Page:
seriously Greece has taken security threats. The U.S. and its
international allies decided to take matters into their own hands.
NATO will now be present at the Games, and 125 of the U.S.’s
own state department security people will protect athletes and
officials.

“With NATO coming in, and everybody else, it’s been
stepped up immensely,” Martin said. “I feel confident
that the American team will be secure. I’m not worried about
that.”

 

Doping

When Martin isn’t worrying about how to protect his
team’s athletes, he’s usually trying to figure out how
to keep them clean.

This year’s hot topic seems to be doping, and everybody
has an opinion on it. Martin’s opinion is clear — keep
it clean.

“We’ve talked about winning a hundred medals,”
Martin said. “We changed that here a few months ago. We
don’t care if we win a hundred medals or 50 medals, as long
as they’re all clean medals.”

It’s anyone’s guess whether the doping has been
blown out of proportion, but it will stay on the front pages until
the start of the Games, thanks to the very public cases of Tim
Montgomery and Marion Jones, who face allegations of drug use and
the possibility of severe consequences from the United States
Anti-Doping Agency.

“That is entirely in the hands of USADA,” Martin
said. “And they are seeking a lifetime ban for Tim
Montgomery. The Marion Jones case is yet to be heard. It may be she
made the team in the long jump and it’s yet to be seen
what’s going to happen on that.”

Montgomery and Jones both failed to qualify in their strongest
event this year — the 100-meter dash — saving the USOC
from the trouble of deciding whether or not to bar two of its
strongest athletes from the ultimate world stage. According to
Martin, though, if there was any evidence against them, they were
likely to see consequences from it.

“I liken track and field (and) our Olympic sports like I
had 45 kids and one of them you had to take out back to the
woodshed,” Martin said. “That’s what I did with
track and field.”

The Jones and Montgomery cases are only the most public of
cases. If anything positive can come from them, it allows the USOC
to make an example out of even the highest profile athletes. The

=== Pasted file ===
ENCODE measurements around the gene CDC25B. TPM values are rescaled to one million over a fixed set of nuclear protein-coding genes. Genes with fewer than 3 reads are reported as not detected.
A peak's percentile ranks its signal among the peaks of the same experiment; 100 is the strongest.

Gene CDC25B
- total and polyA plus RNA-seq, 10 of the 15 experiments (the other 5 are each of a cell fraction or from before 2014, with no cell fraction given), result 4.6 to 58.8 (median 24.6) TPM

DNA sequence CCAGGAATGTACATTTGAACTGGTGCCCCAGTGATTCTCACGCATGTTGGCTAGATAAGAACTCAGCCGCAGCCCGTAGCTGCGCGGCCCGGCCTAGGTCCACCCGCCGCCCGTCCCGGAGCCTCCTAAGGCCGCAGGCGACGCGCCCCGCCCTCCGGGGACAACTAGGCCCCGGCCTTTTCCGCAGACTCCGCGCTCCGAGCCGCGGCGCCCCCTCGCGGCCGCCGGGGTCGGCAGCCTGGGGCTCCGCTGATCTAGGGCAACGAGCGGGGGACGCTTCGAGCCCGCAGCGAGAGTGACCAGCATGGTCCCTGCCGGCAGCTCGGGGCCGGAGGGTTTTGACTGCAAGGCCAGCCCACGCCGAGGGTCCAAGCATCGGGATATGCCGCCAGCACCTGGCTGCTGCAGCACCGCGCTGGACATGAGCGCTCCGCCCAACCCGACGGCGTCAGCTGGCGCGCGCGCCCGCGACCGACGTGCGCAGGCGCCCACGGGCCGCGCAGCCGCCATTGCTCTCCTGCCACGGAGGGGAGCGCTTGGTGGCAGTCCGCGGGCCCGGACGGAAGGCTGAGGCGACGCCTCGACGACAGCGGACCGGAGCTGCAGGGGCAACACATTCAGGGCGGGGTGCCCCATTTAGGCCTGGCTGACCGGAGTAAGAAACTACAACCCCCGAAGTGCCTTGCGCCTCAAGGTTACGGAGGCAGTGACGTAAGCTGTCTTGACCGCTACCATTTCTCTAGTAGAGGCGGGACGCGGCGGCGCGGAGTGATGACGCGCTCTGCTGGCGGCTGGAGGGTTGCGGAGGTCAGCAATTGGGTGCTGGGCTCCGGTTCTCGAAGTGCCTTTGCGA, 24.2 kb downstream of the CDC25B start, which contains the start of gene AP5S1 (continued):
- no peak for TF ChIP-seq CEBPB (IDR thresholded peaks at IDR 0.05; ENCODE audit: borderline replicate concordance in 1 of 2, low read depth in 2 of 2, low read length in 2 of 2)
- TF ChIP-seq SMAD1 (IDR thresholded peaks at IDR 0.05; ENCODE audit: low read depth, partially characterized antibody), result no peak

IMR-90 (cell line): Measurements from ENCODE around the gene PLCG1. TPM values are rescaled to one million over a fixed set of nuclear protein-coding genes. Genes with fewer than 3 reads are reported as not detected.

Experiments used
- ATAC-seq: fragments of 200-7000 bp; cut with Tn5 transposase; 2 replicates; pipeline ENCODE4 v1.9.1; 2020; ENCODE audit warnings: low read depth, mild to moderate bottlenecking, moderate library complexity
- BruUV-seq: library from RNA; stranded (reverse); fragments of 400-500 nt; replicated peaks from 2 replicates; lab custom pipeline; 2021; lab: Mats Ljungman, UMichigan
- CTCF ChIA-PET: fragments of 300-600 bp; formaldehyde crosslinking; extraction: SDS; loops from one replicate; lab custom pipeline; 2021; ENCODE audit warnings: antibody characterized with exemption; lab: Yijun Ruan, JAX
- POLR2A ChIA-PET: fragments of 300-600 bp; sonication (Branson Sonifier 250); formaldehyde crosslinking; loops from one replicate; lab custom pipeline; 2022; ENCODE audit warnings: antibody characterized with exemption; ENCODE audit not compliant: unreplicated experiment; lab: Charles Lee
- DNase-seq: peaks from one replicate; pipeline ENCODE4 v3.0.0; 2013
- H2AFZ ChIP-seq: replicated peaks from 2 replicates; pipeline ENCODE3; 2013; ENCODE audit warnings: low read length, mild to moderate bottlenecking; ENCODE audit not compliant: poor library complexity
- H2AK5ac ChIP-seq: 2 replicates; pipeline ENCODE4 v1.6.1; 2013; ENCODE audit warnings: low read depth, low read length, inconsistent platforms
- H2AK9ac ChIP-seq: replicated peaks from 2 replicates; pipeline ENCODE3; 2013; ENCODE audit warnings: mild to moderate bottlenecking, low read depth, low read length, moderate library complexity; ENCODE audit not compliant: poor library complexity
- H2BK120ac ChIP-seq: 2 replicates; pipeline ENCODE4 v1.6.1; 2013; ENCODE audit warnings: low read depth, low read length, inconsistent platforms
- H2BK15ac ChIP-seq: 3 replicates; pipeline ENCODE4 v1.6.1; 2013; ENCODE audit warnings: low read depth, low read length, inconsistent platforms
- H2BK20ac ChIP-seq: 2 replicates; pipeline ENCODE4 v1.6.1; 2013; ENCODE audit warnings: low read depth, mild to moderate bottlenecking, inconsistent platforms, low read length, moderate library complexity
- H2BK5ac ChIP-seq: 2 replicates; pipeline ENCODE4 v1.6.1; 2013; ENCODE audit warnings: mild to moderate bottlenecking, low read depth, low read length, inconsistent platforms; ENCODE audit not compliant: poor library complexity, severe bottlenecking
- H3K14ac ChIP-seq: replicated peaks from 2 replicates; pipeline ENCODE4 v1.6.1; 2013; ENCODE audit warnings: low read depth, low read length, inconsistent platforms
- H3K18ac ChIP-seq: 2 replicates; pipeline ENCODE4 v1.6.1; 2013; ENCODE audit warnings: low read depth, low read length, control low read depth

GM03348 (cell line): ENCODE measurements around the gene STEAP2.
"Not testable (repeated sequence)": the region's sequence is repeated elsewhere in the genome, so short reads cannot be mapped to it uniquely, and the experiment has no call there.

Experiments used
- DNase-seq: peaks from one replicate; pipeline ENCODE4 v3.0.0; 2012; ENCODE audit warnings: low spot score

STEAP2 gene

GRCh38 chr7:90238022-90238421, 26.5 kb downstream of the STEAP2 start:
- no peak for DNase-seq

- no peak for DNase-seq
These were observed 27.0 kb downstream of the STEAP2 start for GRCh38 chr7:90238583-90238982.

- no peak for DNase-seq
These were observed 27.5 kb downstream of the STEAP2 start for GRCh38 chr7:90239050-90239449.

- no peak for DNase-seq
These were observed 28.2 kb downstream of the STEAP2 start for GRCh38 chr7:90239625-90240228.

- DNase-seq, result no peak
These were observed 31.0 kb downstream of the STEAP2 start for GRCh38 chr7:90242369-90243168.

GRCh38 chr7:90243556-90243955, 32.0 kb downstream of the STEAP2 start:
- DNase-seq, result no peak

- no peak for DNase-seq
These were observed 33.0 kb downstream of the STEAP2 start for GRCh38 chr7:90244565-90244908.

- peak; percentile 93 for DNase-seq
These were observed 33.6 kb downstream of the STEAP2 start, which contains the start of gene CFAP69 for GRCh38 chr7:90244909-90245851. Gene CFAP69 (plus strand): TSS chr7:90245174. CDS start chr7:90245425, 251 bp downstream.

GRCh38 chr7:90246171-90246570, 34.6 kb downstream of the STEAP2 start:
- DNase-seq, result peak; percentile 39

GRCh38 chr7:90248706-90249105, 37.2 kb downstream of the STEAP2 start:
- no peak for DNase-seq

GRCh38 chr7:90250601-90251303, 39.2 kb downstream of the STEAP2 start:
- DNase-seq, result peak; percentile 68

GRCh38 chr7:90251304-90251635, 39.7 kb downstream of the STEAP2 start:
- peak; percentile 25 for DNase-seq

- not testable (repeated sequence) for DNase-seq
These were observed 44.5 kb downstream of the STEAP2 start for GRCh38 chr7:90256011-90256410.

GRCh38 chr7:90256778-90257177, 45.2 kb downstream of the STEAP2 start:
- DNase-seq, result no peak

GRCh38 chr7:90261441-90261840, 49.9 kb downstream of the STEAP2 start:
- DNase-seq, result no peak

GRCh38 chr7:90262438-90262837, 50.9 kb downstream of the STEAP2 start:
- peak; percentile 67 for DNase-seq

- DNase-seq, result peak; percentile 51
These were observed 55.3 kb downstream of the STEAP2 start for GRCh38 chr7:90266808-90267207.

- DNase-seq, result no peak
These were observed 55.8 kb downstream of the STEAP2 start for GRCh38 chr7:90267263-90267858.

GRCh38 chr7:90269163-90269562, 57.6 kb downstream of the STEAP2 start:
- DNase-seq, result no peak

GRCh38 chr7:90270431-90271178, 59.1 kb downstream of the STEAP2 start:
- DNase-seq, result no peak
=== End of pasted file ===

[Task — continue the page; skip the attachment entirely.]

problem is still out there, but people are at least talking about
it.

“I believe we need to have a national discussion on should
we or should we not have a consistent drug policy across all
sports,” Martin said. “I’m talking from
kindergarten through professional sports, Olympic sports,
collegiate sports. One standard.”

 

The future

Martin has righted the ship at the USOC, and for him,
that’s good enough. He would have been more than welcome in
Athens during the Games, but instead, he’s decided to
vacation on the shores of Lake Superior.

“I don’t think it’s appropriate to go and be
there when the new leadership is there,” Martin said.
“It’s their day, not my day. My day has passed. I
don’t want to be any sort of side act to them because I know
all the press and any issue that would come up the press would come
up and ask me.”

It’s hard to imagine Martin stealing the spotlight away
from new chairman Peter Ueberroth, a former commissioner of Major
League Baseball. But through all of this, Martin made quite a name
for himself. He led a team composed of all-stars like Hollywood
producer Frank Marshall (“Raiders of the Lost Ark”) and
Bill Stapelton — Lance Armstrong’s friend and
agent.

“Everybody just check your ego at the door and sit down
and figure out what’s right for the American Olympic
movement,” Martin said. “You’ve got to have the
right people who have the organization’s interests ahead of
their own.”

Given the people Martin has been directing, keeping a sensible
head may seem harder than you’d think. He speaks with
Ueberroth on a consistent basis, and even keeps in touch with
former President and Michigan alumni Gerald Ford, who played a
large part in forming the USOC in the 1970s when he was Vice
President.

Through all of this, Martin has managed to keep from being
star-struck and even remains humble. That can probably be
attributed to his role here at Michigan. He’s been through
the ups and downs of a national organization, but when’s
it’s all said and done, he’s still the athletic
director at his school. His reputation precedes him, and people
often come calling to have him clean up their own athletic
departments and organizations, but Ann Arbor is the place to
be.

“I’m a Michigan guy,” Martin said. “This
is my home. I’m very honored every time I get those calls,
but I’m not leaving here. Would I look at something else? I
don’t know. My objective is I put Michigan on the right track
financially now.”

So now it’s time for a much-needed vacation. Martin can
put away his broom and worry about something a little less
stressful, like whom to root for if an American athlete matches up
against a foreign-born Wolverine, like New Zealander Nick
Willis.

“I’m rooting for both of them,” Martin said.
“I’m saying may the best man win. I’m just proud
of both of them, and I’m happy that they’re
there.”